On the non-baseball front, I highly recommend the documentary "Oliver Sacks: His Own Life" directed by Ric Burns (Ken's equally talented brother). Sacks' fame was secured when he wrote "Awakenings," his study of psychologically challenged people that became a movie starring Robin Williams.
There is a very brief clip of Sacks meeting Williams in the editing room, but the strength of the film comes from its rendering in aching detail the story of Sacks' struggle from his earliest days to find meaning in his life and the world.
He was the son of two gifted English doctors of Jewish heritage who expected him to become a doctor. He did but he always was a loner. He remained close to his mother even after she was horrified at his homosexuality. I was very moved by the story of his arrival and adventures in America during the free-spirited 1960s.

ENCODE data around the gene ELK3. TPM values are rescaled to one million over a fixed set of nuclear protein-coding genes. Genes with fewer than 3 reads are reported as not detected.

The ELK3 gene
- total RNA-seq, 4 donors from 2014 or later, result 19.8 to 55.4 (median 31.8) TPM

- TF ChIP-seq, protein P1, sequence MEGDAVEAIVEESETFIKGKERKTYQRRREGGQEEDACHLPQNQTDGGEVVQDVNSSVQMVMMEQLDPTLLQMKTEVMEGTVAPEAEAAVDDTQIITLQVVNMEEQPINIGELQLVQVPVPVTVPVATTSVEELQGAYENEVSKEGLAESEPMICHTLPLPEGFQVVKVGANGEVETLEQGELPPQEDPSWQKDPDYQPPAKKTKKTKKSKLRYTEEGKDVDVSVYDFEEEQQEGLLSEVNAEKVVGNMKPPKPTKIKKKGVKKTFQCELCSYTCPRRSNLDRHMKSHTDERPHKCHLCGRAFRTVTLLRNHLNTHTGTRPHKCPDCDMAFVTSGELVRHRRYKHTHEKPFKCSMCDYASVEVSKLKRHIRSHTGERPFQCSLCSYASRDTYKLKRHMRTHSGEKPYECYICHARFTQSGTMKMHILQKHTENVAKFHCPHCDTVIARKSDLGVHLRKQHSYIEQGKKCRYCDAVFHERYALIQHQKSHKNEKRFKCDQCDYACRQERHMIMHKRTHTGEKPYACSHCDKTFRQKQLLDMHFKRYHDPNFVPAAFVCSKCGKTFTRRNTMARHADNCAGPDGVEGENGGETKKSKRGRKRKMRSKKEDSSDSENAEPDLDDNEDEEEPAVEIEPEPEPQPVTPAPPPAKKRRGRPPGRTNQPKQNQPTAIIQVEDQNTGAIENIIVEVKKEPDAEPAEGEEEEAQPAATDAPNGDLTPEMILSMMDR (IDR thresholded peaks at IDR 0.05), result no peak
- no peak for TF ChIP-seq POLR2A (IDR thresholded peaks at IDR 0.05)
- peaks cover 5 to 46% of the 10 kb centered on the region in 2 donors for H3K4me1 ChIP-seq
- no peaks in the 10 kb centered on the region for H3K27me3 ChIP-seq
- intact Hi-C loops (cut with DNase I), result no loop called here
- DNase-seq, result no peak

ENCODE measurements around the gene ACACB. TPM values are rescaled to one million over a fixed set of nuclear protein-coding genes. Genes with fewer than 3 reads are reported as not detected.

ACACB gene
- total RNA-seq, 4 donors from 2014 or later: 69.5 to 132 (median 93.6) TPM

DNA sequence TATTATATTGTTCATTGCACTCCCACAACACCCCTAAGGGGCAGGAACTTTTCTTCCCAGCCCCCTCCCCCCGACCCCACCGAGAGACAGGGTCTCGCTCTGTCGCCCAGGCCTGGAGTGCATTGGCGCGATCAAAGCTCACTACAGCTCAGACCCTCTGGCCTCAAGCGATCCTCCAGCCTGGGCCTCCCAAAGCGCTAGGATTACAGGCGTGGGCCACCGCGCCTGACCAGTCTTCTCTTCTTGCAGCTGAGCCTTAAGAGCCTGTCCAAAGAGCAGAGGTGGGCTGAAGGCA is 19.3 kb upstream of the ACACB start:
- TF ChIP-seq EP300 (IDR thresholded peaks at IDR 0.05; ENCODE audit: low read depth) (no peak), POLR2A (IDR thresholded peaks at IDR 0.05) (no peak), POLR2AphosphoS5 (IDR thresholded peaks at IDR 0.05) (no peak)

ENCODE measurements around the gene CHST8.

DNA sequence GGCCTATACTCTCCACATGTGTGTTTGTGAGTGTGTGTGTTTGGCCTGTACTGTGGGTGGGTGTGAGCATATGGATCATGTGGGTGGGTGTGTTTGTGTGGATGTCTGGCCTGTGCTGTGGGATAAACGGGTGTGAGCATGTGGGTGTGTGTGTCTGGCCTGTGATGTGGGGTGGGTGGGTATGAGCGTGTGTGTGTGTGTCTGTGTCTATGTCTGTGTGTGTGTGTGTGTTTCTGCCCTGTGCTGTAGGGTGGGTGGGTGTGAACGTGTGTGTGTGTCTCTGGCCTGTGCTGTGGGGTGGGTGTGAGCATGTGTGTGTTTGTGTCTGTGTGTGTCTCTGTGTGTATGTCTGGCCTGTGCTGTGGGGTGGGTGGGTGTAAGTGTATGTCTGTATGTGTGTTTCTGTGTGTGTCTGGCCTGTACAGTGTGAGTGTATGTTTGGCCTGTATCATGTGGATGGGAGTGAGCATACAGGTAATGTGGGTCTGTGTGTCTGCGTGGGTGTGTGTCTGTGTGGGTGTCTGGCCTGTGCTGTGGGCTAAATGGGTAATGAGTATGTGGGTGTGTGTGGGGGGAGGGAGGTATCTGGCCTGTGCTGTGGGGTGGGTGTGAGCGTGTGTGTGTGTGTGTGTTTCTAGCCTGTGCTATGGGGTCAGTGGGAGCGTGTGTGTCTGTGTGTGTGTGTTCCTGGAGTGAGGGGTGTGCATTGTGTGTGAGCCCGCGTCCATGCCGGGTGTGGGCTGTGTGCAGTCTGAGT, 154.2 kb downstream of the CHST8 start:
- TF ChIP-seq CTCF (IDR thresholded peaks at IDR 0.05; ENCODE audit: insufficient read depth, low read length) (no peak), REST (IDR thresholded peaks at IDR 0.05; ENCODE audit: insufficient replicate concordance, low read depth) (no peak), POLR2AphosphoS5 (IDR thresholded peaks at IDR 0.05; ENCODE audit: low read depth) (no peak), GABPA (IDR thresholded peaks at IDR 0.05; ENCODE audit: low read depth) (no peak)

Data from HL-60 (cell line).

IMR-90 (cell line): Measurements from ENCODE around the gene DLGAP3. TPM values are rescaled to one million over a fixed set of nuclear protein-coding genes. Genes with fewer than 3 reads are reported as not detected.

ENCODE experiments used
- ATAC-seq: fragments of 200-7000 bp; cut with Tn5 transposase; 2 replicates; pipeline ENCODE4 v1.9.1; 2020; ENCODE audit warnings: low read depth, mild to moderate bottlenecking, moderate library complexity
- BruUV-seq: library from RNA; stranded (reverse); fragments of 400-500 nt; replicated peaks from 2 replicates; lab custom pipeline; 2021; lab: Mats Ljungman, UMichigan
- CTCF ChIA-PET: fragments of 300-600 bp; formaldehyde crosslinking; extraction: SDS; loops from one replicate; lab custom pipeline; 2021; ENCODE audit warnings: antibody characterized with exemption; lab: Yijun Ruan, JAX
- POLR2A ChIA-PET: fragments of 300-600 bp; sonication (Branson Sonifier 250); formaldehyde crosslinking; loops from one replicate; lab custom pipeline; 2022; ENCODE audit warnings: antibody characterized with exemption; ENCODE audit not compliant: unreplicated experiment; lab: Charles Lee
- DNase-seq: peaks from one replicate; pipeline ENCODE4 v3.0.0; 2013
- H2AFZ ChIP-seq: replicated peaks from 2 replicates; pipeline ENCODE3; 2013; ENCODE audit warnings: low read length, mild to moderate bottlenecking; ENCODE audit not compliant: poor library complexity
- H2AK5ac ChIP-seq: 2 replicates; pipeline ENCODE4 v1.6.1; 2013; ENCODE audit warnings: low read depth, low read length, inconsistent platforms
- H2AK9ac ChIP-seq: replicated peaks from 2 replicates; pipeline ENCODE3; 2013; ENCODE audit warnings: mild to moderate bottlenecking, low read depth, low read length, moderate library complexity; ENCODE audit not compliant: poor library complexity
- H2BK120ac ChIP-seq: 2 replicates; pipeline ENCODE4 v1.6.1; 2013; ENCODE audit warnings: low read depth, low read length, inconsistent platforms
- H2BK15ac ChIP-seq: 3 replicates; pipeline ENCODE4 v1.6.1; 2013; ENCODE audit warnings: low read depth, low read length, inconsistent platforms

Check your PBS schedules for when it might re-air. It is also available via free streaming through May 7. Google: Oliver Sacks: His Own Life
Here's some TCM tips for the next couple of weeks:
M Apr 12 8p "It's Always Fair Weather" (1955) Gene Kelly, Cyd Charisse, Michael Kidd, co-director Stanley Donen.
Originally intended as "On The Town" reunion, this is choreographer Kidd's lfirst appearance on screen.
W Apr 14 4p "Ladies In Retirement" (1941) - Ida Lupino plays another noirish role with Elsa Lanchester and Evelyn Keyes.
Sa Apr 17 4p "Mildred Pierce" (1945) always worth re-seeing with Joan Crawford as mother and Ann Blyth as daughter you wouldn't want to have - Jack Carson and Zachary Scott are wonderful secondary characters